Can anyone confirm if you were able to use the GPIOs of the RPI as inputs, in a reliable way? Mainly: which electronic components you used to buffer the electrical input signal?
I tested with a RPI3 and with an RPI4 with Home Assistant 0.111.2
I use the internal pull-up resistor and I verify the voltage at the GPIO pin with a multimeter and an oscilloscope
When I (repeatedly) pull down a GPIO by connecting it to ground, it seems to work consistently.
But in real-world, one needs to buffer the electrical signals because the inductance of long wires will kill the ports or the voltage of the input signal is too high etc…
And with the buffering, … my problems begin
To pull down the GPIO, I first used a 74LS05 (open collector inverter), and afterwards an optocoupler (4n35)
Both methods pull the pin down from 3v3. With the optocoupler, it goes to about 0.2 volt
In the beginning, in most cases, Home-Assistant reports the right State, but after a few transitions it no longer responds reliable and I see the following phenomenon:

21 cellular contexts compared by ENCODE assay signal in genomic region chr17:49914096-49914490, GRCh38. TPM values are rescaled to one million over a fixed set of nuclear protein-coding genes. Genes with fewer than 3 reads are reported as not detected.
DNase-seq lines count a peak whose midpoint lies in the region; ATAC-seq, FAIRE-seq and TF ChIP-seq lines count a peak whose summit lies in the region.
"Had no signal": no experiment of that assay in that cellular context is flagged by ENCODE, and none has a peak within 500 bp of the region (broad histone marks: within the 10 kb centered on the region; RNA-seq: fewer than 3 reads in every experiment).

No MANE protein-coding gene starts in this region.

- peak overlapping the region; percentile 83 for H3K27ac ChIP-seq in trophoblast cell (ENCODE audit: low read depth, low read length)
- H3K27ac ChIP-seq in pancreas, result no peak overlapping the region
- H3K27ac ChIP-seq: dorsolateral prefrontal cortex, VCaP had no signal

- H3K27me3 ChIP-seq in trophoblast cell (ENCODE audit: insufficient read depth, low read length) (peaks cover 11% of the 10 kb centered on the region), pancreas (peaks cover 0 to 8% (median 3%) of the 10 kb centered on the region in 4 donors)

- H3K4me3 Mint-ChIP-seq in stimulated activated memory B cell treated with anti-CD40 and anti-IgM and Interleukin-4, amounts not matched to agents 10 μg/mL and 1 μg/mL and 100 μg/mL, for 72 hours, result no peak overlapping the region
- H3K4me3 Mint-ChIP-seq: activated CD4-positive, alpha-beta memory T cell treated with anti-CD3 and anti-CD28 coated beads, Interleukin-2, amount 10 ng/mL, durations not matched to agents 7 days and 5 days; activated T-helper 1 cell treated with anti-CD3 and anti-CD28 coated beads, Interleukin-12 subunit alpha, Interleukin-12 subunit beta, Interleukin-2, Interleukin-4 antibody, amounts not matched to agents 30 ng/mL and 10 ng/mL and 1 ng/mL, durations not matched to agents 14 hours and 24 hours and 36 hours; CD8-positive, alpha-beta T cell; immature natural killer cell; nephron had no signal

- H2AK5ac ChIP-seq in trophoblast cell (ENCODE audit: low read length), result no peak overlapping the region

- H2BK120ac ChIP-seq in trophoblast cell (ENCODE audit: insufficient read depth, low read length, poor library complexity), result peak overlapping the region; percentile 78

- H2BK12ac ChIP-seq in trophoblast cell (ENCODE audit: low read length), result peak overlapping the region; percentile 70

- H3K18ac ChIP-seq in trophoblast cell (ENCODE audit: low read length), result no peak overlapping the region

- when the pin is pulled low (to 0.2v), the State remains ON (it should go OFF)
- when the voltage at the pin goes back up (from 0,2v to 3.3v), the state which is ON glitches to low for less than a second to OFF and then returns to ON
In an attempt to get rid of the issue, I have also added a RC filter (2k2 in series between GPIO and optocoupler, and a 22uF tantalum capacitor between GPIO and ground)
I tested with different hardware (an RPI3 and an RPI4) and I used different power supplies as well.
Any tips are greatly appreciated
If anything in my description was unclear, please let me know. I’d be happy to clarify. I know I’m not the best at explaining things
thanks so much